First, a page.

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SeaWorld launches ‘Blackfish’ counterattack in ads
After months of dismissing “Blackfish” as activist propaganda, SeaWorld Entertainment has launched a more aggressive counterattack with full page newspaper ads and an online campaign contradicting the critical whale documentary.
After months of dismissing “Blackfish” as activist propaganda, SeaWorld Entertainment has launched a more aggressive counterattack on the critical documentary.
The Orlando, Fla.-based theme-park company has placed full-page ads in eight of the country’s largest newspapers, making a passionate case for the importance of displaying killer whales in captivity.
The “Open Letter from SeaWorld’s Animal Advocates” — which appeared in Friday’s Orlando Sentinel, New York Times, Wall Street Journal and USA Today, among other papers — defends the way SeaWorld cares for the 29 whales in its corporate collection. Although it never identifies “Blackfish” by name, the ad is the first step in a campaign to rebut criticisms raised by the film and the animal-rights activists promoting it.
SeaWorld President and Chief Executive Officer Jim Atchison said in an interview Thursday that the company decided to respond after several well-known performers backed out of concerts that had been scheduled for early next year at SeaWorld Orlando, most of them citing the “Blackfish” controversy.
Eight of the 10 acts SeaWorld had been counting on to headline its annual “Bands, Brew & BBQ” concert series — including Barenaked Ladies, Willie Nelson and Trisha Yearwood — have canceled, an episode that has drawn international attention.
“That ended up getting more coverage and became a story of its own, and, accordingly, what we wanted to do is to make sure that some of the misconceptions that were floating around related to that coverage were put to bed,” Atchison said.
SeaWorld would not say how much it spent on the newspaper ads, which could soon be followed by an online campaign. But the move suggests that the company, whose 11 theme parks drew a combined 24.4 million visitors last year, is concerned about potential long-term brand damage from “Blackfish,” a small-budget film that began as an entrant to the Sundance Film Festival in January and was just shortlisted for an Academy Award.
The film chronicles the capture and captivity of Tilikum, the 6-ton killer whale at SeaWorld Orlando who killed trainer Dawn Brancheau in February 2010. Although “Blackfish” grossed only about $2.1 million during limited theatrical release this summer, it has repeatedly aired on CNN and this week debuted on Netflix’s popular streaming-video service.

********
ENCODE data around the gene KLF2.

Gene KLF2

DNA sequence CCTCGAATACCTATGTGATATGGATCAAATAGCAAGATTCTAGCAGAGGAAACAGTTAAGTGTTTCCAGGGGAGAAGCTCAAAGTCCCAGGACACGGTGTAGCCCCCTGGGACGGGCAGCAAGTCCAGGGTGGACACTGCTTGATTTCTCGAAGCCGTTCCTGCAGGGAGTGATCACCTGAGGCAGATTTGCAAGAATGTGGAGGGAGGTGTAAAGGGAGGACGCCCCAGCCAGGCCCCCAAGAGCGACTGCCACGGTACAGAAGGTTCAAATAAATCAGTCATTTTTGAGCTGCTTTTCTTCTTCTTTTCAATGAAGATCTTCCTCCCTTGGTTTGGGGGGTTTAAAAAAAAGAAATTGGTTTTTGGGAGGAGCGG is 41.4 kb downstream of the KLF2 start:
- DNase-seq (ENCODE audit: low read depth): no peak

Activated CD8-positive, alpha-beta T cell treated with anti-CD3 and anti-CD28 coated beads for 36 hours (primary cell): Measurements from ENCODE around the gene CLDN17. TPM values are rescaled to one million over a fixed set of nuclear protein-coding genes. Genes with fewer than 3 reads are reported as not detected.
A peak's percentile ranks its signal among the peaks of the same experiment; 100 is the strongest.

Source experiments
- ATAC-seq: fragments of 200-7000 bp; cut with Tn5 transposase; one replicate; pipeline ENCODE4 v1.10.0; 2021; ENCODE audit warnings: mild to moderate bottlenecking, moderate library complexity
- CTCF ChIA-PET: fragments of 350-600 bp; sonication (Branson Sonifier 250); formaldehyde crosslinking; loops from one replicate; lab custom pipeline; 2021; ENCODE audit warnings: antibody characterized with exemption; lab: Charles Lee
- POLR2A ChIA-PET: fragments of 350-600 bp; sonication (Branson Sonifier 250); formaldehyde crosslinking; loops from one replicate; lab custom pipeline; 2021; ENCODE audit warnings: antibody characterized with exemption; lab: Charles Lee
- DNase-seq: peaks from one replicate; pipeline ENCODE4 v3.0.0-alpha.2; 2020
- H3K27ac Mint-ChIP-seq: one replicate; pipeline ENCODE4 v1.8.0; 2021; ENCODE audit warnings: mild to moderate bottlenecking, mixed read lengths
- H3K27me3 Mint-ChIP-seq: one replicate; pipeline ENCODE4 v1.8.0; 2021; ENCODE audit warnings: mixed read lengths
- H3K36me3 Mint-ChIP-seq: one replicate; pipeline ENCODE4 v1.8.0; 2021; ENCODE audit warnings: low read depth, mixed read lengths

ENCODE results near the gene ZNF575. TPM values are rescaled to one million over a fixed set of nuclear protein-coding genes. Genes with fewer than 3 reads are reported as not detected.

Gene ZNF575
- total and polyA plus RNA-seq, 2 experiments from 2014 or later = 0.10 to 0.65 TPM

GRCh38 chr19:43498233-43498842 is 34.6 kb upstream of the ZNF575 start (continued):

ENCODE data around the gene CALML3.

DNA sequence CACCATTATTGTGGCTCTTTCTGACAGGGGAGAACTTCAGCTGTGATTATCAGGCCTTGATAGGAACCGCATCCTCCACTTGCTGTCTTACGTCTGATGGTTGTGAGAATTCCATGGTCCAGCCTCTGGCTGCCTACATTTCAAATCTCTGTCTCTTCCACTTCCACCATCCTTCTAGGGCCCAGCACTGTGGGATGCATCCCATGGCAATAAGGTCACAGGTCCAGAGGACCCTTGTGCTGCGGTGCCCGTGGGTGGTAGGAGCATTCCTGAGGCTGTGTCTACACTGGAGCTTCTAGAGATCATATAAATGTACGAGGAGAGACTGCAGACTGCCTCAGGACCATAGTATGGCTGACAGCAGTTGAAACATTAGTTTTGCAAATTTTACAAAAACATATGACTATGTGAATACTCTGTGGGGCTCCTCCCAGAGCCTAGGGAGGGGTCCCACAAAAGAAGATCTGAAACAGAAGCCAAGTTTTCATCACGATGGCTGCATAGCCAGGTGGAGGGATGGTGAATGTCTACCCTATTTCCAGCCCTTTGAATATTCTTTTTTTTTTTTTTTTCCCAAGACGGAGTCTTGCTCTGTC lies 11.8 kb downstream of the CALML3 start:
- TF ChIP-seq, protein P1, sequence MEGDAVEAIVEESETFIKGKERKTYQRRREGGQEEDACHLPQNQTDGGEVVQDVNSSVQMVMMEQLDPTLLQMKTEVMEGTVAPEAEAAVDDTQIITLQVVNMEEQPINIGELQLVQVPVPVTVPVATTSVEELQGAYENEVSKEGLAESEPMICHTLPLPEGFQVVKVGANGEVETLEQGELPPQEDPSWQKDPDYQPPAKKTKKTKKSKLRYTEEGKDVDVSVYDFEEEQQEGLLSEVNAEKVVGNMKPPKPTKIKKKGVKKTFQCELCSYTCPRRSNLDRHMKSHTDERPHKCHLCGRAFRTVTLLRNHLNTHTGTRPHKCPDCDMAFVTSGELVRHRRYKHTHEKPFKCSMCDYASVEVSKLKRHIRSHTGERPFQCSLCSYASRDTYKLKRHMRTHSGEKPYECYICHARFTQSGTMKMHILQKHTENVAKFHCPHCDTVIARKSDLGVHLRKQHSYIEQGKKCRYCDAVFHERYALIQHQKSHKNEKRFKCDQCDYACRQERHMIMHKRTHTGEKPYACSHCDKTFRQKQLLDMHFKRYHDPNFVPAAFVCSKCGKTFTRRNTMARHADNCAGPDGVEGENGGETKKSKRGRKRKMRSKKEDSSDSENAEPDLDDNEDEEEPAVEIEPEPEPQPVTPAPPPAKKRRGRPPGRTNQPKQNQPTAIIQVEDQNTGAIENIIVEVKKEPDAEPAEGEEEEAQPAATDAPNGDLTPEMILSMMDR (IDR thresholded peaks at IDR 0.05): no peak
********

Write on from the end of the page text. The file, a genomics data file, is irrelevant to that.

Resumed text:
A representative for “Blackfish” distributor Magnolia Pictures said Thursday that the film’s performance on Apple’s iTunes and video-on-demand channels has been “through the roof,” though the company would not provide figures. Netflix also would not disclose viewership data for the film.
In its open letter, SeaWorld says it has invested $70 million improving its killer-whale habitats in the past three years. Much of that has been spent on safety upgrades implemented after Brancheau’s death, which remains the subject of a legal battle between SeaWorld and the U.S. Occupational Safety and Health Administration.
Some of the company’s claims are certain to spark an equally aggressive response from animal-rights groups.
For example, SeaWorld says in its ad that the life spans of its killer whales are equivalent to those living in the wild, which contradicts claims by animal-rights groups. A widely cited 1995 study found that the mortality rate of killer whales in captivity was about 2 ½ times that of killer whales in the wild. Naomi Rose, a marine-mammal scientist with the Animal Welfare Institute, said Thursday that more recent research suggests the difference is closer to three times.
But Christopher Dold, SeaWorld Entertainment’s vice president of veterinary services, said the rate of survival for SeaWorld’s whales is just as high as that of whales in the wild.
Despite its high-profile response today, Atchison insisted that “Blackfish” and the negative publicity it has spawned have not hurt SeaWorld’s business. The company says it is on track to post core earnings of almost $440 million on sales of nearly $1.5 billion, both of which would be company records.
“As much data as we have and as much as we look, I can’t connect anything really between the attention that the film has gotten and any effect on our business,” he said.